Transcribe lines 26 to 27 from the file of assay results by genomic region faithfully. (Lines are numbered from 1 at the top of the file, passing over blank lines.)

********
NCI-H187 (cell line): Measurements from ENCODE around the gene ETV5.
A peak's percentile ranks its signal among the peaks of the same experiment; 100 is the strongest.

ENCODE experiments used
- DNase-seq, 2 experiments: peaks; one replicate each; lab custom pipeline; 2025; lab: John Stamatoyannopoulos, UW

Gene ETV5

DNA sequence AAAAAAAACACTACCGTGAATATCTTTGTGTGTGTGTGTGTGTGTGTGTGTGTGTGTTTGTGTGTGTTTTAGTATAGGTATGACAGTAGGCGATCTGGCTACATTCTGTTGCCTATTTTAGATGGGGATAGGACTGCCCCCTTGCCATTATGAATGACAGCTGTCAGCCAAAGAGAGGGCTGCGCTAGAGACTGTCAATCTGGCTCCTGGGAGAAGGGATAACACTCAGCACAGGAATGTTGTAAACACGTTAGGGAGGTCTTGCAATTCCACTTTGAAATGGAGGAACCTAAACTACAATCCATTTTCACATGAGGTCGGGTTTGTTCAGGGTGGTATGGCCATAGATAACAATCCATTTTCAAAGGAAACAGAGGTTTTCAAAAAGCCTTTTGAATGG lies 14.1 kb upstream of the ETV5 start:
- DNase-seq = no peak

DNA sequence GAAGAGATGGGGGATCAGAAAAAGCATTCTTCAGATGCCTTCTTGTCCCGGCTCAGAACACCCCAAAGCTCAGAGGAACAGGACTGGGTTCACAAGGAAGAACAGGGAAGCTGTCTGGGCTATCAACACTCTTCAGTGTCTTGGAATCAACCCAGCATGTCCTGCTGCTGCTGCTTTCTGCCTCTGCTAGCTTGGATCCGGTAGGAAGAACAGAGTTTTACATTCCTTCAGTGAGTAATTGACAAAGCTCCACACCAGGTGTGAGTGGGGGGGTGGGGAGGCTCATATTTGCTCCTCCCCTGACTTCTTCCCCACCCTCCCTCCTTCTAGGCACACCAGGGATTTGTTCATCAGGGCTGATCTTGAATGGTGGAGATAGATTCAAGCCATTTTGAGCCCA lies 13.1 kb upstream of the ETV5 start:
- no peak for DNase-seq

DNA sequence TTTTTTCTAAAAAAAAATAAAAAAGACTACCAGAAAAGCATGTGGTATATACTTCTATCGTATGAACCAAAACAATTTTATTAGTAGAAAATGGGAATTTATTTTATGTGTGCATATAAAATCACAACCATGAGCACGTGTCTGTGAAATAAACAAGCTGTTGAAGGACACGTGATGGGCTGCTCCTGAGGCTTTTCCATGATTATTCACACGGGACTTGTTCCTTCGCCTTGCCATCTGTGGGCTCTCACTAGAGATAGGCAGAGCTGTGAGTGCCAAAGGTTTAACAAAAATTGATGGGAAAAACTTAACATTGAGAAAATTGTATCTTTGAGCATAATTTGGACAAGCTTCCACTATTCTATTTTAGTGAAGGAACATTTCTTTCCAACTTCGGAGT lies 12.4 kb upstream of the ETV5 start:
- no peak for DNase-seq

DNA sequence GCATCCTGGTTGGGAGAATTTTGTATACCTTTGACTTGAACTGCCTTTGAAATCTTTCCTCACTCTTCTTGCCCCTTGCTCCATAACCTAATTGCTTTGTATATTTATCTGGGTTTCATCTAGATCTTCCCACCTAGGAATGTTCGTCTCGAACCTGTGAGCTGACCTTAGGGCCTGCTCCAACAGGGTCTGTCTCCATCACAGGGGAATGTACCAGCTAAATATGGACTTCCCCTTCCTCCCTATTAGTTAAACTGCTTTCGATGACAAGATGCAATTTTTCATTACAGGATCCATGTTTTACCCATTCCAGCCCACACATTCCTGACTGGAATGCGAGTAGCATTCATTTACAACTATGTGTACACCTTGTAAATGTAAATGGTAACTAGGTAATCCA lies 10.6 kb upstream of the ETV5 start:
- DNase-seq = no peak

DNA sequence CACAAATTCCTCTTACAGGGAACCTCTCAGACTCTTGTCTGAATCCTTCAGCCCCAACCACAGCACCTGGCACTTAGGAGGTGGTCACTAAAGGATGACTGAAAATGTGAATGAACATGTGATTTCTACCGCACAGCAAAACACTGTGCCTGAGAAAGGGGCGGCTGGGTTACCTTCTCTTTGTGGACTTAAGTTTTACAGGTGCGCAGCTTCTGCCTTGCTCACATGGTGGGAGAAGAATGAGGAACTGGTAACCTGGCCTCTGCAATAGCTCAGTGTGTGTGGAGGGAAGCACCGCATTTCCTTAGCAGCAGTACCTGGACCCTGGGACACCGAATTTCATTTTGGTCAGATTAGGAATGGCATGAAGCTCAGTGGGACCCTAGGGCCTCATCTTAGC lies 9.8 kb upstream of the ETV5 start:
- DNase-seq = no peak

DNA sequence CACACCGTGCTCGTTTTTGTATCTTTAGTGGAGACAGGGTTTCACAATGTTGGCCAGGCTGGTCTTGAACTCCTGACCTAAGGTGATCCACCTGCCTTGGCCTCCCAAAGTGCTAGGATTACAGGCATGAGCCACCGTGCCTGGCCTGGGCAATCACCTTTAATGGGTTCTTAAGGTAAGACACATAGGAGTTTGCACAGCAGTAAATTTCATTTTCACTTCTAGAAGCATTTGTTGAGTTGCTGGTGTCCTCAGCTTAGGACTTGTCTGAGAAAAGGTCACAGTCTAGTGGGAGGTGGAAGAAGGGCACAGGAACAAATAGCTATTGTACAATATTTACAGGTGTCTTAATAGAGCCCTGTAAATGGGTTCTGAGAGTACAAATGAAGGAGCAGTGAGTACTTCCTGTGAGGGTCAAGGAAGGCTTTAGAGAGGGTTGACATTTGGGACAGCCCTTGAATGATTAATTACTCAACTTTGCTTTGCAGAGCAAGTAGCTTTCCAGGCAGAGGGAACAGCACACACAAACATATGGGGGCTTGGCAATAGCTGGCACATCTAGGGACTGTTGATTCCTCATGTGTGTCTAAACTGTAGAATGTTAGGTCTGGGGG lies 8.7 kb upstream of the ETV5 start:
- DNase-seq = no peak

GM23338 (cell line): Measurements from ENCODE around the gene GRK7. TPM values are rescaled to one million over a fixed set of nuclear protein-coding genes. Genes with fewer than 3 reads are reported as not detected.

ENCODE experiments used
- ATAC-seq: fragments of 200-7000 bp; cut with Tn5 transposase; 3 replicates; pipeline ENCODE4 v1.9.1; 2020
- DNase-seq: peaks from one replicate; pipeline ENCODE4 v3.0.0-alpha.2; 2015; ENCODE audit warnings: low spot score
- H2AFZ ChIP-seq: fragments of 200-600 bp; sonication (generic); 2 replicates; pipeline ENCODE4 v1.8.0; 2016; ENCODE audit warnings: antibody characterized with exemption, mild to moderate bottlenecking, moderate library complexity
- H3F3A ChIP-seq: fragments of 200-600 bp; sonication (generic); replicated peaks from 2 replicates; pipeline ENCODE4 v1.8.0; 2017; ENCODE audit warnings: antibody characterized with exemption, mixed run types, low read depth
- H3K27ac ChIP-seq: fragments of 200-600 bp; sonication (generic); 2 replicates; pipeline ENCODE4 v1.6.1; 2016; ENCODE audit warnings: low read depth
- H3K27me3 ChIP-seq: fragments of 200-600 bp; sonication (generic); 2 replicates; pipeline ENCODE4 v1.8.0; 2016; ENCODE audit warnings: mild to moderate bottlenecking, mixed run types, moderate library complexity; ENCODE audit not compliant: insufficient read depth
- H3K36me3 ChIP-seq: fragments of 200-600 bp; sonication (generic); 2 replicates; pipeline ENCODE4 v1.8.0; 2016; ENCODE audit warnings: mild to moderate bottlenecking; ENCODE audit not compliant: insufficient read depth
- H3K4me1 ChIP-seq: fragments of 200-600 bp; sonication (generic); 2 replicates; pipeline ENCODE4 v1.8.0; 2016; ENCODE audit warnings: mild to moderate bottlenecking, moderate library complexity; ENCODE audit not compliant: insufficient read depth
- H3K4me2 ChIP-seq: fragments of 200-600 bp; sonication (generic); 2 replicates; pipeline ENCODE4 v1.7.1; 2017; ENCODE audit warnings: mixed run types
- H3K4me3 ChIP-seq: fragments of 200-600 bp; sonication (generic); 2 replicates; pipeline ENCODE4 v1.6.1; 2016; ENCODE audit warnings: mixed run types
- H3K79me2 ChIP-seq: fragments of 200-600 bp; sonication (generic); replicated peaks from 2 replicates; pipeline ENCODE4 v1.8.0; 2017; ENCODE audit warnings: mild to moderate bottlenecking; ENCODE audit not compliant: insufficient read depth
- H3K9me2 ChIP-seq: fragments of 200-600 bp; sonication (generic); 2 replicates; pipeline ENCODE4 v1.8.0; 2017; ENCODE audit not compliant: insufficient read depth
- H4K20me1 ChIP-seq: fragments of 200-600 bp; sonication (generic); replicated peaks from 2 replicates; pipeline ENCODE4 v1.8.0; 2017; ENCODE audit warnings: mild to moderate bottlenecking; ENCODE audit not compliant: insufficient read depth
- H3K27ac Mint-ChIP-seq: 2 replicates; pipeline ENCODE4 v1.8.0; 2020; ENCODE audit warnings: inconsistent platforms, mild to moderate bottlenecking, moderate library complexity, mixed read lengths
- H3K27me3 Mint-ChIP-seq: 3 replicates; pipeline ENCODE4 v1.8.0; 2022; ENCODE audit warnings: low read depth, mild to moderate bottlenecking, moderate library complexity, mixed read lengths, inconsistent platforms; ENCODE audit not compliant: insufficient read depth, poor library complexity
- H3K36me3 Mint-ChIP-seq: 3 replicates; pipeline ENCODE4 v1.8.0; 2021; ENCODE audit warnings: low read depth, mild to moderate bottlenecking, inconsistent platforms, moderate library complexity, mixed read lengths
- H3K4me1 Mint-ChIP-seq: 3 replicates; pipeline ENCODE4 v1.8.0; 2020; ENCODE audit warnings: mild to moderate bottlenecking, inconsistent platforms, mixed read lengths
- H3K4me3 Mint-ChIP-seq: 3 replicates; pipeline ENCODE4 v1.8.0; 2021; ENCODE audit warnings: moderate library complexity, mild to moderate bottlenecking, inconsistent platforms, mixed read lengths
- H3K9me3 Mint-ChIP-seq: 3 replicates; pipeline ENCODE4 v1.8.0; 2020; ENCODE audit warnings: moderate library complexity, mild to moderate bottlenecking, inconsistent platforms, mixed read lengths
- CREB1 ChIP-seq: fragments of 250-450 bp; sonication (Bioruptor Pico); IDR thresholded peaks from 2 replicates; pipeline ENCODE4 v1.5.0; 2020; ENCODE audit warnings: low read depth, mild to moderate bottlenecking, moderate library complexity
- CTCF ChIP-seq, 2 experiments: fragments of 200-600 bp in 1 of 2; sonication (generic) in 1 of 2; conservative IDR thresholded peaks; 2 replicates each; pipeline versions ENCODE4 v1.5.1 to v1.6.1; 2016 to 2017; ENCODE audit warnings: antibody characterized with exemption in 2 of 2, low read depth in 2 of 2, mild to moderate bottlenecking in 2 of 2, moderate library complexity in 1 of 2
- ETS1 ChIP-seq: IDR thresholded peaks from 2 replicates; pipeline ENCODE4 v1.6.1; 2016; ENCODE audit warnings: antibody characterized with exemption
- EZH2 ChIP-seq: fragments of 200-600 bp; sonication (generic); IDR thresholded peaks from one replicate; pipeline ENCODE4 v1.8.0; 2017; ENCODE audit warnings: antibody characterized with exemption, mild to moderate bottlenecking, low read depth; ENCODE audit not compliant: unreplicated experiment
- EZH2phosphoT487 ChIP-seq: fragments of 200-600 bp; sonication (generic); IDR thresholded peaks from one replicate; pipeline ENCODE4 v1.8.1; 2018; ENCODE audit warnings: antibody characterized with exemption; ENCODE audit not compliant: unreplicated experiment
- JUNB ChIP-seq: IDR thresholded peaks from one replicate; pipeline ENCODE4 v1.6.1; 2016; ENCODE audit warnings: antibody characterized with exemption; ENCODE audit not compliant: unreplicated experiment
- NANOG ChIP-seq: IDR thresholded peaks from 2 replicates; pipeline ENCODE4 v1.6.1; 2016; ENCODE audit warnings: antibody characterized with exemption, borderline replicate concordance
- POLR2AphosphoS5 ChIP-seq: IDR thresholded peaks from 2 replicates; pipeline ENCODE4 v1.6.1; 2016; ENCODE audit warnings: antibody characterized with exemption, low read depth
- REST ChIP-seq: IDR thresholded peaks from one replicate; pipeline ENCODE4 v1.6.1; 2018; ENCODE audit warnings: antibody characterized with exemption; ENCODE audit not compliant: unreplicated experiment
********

- H3K36me3 ChIP-seq: fragments of 200-600 bp; sonication (generic); 2 replicates; pipeline ENCODE4 v1.8.0; 2016; ENCODE audit warnings: mild to moderate bottlenecking; ENCODE audit not compliant: insufficient read depth
- H3K4me1 ChIP-seq: fragments of 200-600 bp; sonication (generic); 2 replicates; pipeline ENCODE4 v1.8.0; 2016; ENCODE audit warnings: mild to moderate bottlenecking, moderate library complexity; ENCODE audit not compliant: insufficient read depth